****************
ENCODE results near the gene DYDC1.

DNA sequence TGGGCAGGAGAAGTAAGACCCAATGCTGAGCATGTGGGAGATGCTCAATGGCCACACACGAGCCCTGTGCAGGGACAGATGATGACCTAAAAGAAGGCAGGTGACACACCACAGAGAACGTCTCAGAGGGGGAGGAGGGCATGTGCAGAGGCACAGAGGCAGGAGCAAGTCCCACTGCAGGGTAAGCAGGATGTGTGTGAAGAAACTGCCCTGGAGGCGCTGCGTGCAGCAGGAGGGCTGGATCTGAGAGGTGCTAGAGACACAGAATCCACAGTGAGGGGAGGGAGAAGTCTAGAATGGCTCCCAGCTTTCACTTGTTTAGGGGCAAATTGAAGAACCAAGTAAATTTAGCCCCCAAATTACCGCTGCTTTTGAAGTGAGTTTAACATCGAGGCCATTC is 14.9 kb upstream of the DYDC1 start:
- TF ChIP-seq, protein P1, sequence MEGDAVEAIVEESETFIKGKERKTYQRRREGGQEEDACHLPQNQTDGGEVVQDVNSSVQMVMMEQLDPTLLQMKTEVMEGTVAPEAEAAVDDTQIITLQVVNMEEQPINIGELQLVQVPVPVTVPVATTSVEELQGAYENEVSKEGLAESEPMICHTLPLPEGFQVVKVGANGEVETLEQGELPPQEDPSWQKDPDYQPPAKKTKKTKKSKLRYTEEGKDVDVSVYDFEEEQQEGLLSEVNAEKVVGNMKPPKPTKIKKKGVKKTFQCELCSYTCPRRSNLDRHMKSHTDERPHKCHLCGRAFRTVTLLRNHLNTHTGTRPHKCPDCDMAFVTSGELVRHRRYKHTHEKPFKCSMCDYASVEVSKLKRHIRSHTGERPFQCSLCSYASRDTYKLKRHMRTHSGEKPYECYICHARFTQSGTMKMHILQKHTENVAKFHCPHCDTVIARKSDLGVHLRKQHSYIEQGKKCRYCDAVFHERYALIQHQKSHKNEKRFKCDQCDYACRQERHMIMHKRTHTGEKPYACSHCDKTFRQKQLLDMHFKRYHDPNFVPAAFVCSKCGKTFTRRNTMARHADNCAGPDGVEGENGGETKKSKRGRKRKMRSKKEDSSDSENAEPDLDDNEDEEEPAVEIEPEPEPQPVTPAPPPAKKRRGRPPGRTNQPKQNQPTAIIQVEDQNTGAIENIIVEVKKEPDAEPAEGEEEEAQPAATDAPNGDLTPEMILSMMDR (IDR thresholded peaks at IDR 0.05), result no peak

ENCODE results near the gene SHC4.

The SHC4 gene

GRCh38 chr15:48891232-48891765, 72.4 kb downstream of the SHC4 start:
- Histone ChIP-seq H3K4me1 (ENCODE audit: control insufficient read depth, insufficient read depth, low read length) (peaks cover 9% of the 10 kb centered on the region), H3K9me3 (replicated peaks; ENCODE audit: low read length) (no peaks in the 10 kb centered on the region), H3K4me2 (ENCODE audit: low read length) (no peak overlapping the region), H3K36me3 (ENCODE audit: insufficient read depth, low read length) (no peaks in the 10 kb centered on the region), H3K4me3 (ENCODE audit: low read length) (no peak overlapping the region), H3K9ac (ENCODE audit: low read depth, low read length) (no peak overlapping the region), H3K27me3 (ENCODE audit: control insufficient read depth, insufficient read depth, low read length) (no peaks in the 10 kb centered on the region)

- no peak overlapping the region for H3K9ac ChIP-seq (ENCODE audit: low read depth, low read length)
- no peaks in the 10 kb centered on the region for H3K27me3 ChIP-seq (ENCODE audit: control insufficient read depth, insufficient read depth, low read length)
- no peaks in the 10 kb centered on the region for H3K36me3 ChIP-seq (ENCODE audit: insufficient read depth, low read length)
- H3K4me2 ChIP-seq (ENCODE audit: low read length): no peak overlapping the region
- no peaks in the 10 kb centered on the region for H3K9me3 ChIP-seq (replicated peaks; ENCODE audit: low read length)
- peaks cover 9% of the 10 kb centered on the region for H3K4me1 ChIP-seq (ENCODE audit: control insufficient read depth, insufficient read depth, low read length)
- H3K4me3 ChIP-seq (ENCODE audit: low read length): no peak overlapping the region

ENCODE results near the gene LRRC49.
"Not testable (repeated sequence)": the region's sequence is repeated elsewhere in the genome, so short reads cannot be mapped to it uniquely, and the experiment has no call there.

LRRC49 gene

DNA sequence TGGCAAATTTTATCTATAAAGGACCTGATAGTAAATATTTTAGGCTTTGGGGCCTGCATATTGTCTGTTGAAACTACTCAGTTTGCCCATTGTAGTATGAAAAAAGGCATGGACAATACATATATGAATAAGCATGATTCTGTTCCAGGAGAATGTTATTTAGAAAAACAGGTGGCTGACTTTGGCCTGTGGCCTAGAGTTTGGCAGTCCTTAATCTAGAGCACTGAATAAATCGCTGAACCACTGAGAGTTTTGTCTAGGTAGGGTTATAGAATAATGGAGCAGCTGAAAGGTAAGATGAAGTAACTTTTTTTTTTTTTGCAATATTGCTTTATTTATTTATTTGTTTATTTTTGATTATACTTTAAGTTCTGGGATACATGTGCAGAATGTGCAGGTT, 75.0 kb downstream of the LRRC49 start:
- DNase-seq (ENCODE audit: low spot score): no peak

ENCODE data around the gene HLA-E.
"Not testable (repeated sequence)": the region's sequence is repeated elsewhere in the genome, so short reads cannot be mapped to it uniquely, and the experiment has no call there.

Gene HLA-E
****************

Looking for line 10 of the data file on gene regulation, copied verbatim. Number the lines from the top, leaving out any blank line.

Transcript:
- no peaks in the 10 kb centered on the region for H3K36me3 ChIP-seq (ENCODE audit: insufficient read depth, low read length)